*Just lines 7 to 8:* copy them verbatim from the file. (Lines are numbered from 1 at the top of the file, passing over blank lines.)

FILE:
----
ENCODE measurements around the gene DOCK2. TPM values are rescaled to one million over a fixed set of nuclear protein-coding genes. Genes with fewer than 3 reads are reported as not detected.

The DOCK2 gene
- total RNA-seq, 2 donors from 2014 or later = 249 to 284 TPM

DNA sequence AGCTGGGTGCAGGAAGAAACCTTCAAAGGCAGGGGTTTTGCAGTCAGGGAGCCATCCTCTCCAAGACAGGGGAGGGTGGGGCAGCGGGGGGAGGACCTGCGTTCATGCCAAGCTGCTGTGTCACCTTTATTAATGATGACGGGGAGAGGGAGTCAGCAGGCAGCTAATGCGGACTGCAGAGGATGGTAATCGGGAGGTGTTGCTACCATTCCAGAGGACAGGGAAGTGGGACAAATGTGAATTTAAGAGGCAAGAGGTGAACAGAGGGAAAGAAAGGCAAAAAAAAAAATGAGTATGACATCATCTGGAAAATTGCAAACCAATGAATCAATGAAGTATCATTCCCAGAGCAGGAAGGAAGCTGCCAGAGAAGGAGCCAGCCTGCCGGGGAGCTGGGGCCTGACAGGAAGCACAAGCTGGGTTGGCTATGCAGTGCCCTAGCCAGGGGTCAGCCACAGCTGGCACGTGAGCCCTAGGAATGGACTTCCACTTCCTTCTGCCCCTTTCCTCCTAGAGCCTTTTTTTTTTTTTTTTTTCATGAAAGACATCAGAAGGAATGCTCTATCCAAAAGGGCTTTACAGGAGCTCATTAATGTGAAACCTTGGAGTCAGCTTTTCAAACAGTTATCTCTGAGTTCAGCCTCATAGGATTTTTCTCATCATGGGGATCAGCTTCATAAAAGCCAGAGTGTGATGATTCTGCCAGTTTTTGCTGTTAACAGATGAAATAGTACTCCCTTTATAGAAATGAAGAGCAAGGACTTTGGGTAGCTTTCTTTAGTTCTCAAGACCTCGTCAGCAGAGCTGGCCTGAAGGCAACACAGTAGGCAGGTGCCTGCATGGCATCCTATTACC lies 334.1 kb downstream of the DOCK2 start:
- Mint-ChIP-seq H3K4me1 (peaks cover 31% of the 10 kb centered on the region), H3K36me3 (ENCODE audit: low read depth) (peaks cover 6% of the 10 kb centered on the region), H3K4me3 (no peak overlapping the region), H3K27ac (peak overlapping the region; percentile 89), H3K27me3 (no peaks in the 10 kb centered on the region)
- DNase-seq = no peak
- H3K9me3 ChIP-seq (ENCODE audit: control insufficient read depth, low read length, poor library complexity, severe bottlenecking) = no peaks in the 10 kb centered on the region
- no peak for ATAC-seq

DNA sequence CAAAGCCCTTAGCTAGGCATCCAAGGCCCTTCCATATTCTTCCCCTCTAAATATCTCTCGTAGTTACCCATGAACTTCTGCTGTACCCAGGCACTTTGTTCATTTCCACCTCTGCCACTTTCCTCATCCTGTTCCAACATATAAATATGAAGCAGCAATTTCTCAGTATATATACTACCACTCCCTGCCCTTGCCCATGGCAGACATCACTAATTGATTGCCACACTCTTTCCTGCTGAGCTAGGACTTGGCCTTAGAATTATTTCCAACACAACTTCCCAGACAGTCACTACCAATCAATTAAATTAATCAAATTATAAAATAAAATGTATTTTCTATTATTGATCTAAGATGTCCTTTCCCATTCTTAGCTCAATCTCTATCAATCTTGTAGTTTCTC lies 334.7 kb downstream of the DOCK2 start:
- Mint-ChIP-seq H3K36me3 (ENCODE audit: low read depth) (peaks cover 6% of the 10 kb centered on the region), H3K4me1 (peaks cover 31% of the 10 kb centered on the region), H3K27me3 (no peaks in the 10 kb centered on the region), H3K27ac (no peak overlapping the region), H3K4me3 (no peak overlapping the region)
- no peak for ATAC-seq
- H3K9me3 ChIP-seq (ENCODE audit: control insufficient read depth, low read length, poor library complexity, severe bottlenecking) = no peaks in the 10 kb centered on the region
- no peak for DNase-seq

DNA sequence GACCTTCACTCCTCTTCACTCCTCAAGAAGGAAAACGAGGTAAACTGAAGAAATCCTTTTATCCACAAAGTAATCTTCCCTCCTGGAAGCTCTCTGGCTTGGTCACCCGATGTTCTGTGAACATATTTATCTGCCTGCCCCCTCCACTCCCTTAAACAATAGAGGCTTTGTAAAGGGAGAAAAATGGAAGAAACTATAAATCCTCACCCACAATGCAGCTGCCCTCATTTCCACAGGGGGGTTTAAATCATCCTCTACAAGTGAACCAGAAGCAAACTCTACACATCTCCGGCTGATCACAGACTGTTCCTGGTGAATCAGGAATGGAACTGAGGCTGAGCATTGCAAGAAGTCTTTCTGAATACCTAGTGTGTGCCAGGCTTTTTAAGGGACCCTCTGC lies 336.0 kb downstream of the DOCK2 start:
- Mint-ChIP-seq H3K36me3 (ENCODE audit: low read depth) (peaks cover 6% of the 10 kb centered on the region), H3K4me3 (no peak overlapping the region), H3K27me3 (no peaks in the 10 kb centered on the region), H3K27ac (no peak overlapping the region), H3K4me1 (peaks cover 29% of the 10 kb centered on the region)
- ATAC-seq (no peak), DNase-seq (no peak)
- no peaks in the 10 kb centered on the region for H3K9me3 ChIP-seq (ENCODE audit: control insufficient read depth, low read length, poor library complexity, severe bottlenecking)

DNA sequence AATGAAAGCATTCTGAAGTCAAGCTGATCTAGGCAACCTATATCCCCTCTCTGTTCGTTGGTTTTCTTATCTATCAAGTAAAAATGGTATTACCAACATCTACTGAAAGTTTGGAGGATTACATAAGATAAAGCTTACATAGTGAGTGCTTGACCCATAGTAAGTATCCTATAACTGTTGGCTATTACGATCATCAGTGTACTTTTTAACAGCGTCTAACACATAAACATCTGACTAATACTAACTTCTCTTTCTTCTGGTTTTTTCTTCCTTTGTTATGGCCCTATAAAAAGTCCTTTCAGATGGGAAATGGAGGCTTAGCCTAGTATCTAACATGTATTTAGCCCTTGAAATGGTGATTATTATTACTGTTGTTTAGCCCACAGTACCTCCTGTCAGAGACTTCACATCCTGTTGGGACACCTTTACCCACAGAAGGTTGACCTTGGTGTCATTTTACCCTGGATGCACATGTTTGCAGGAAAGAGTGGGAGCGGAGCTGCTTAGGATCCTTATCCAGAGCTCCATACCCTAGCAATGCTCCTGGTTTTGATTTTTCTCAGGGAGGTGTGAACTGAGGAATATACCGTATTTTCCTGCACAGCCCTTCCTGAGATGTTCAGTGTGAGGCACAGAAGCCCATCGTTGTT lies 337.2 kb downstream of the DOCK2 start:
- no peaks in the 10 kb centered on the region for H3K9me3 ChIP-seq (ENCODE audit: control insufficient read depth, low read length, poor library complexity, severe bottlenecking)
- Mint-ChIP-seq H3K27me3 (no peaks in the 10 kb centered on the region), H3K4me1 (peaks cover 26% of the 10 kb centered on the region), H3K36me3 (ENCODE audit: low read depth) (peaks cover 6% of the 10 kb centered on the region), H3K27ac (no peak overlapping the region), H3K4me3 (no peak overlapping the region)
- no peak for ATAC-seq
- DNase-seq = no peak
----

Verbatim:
- H3K9me3 ChIP-seq (ENCODE audit: control insufficient read depth, low read length, poor library complexity, severe bottlenecking) = no peaks in the 10 kb centered on the region
- no peak for ATAC-seq